Just two months ago, I said the following of the new system: “The government has created a system that encourages maximum input into simplified super (up to $1 million this year), which is neither simple nor super for achieving the super member’s longer term personal wishes.” Some accused me of writing tongue-in-cheek on the financial rewards that future lawyers will reap from the mistakes of the Costello-enthused many who will blindly pump billions into super. I was serious.

This rush has distorted the naturally cynical Aussie nature; many have turned off their crap detection meters. Planning has gone out the window. Please remember my words. I will remind you of them when complaints against lawyers begin to rise.

Should the allocated pension be cashed in before or after July 1? Can the complying pension be cancelled at law and re-configured as an account-based pension? Will this be open to challenge by future beneficiaries? Can any reserves within the superannuation fund be allocated? To whom and when should it be done? If allocating the reserve to a member-investor, will this count towards their contributions cap? What about the rights of the reversionary pensioner if the primary pension is quashed – will these reversionary pension rights have been unlawfully cancelled? Will superannuation trust deeds need to be updated yet again?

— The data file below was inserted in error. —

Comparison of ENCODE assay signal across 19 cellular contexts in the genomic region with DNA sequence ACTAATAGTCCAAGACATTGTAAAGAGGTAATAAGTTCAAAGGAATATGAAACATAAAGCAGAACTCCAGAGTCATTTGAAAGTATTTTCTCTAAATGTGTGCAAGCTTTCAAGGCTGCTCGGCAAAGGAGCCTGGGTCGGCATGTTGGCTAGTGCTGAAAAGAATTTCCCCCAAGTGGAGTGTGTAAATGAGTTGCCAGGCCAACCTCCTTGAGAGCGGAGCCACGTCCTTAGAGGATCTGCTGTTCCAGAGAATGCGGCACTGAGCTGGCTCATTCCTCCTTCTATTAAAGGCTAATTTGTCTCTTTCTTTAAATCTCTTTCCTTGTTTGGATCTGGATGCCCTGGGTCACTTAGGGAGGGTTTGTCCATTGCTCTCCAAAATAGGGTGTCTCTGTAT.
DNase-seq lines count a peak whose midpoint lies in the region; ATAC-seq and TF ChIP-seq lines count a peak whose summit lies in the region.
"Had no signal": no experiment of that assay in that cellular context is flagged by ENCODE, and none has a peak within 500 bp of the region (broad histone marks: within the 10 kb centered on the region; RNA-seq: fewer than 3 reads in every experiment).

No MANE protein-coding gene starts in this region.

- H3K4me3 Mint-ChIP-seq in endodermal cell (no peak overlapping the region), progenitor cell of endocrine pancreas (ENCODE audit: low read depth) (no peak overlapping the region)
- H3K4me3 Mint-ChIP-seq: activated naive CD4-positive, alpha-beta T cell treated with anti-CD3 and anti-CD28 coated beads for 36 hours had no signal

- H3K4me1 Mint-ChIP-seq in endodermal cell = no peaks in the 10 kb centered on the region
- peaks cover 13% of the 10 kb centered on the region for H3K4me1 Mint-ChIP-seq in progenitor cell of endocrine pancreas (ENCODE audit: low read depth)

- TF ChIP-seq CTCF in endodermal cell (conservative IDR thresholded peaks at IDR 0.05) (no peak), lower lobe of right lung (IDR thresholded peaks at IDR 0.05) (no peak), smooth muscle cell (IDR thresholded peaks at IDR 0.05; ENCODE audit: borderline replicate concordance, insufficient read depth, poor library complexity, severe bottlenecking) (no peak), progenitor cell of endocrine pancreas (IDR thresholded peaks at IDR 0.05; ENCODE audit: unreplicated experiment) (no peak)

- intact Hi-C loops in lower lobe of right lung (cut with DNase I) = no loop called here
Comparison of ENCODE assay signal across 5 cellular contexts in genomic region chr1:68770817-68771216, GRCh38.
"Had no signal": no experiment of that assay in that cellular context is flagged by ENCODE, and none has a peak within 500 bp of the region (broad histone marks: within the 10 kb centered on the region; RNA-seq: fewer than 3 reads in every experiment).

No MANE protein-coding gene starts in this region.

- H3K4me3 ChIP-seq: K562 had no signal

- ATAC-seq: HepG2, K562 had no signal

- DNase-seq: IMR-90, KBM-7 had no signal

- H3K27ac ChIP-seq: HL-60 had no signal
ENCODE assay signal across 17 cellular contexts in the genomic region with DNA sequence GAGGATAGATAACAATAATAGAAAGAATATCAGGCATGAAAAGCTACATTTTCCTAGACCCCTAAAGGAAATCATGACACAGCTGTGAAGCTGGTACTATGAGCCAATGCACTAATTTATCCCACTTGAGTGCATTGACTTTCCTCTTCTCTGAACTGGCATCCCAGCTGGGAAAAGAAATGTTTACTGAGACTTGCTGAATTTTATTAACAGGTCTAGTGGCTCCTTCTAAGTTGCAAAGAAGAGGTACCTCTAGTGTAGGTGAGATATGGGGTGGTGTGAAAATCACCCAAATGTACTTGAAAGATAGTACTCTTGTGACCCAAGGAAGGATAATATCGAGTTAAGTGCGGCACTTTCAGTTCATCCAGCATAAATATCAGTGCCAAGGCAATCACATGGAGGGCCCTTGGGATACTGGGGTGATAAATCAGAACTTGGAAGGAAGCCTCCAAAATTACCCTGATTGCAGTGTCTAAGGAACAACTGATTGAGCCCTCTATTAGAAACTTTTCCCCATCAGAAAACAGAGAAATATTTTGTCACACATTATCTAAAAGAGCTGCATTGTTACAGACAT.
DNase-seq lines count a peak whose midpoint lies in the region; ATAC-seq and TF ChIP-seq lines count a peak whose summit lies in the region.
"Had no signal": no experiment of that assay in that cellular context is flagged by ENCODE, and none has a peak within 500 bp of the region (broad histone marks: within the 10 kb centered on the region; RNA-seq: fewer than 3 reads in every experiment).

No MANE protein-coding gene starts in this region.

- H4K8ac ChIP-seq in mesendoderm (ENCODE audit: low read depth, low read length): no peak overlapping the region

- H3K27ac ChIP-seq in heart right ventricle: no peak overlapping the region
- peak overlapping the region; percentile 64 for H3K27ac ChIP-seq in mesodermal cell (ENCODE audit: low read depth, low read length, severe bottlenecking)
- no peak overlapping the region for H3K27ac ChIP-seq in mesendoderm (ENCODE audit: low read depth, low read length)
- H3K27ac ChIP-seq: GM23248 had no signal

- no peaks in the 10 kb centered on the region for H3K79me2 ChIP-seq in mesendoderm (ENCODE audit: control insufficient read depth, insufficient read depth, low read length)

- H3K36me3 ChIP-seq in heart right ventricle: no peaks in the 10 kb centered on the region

I am disturbed at the lack of knowledge and planning about what is occurring. Not among the well off – experience tells me they are investing time and money into seeking sound advice. The rest do not know they need professional advice, don’t understand the implications of the changes, or cannot afford the time or money for professional advice.

Simplified super is a new burden. It is not about opportunities: it is about limits and restricting access to funding a future retirement that we are told is becoming increasingly longer. And people are retiring earlier. The average age for retirement for those over 45 years of age is 52. This is eight years before tax-free simplified super can start. Preservation also means many people who have pumped money into super will be unable to call upon their funds when they need them.

The money will not be accessible when they choose to retire and they will not have enough non-super savings to bridge the retirement gap. For women, the problem is greater – those over 45 years of age retire at an average age of 47. They must therefore endure a 13- year funding gap that they will not have planned for.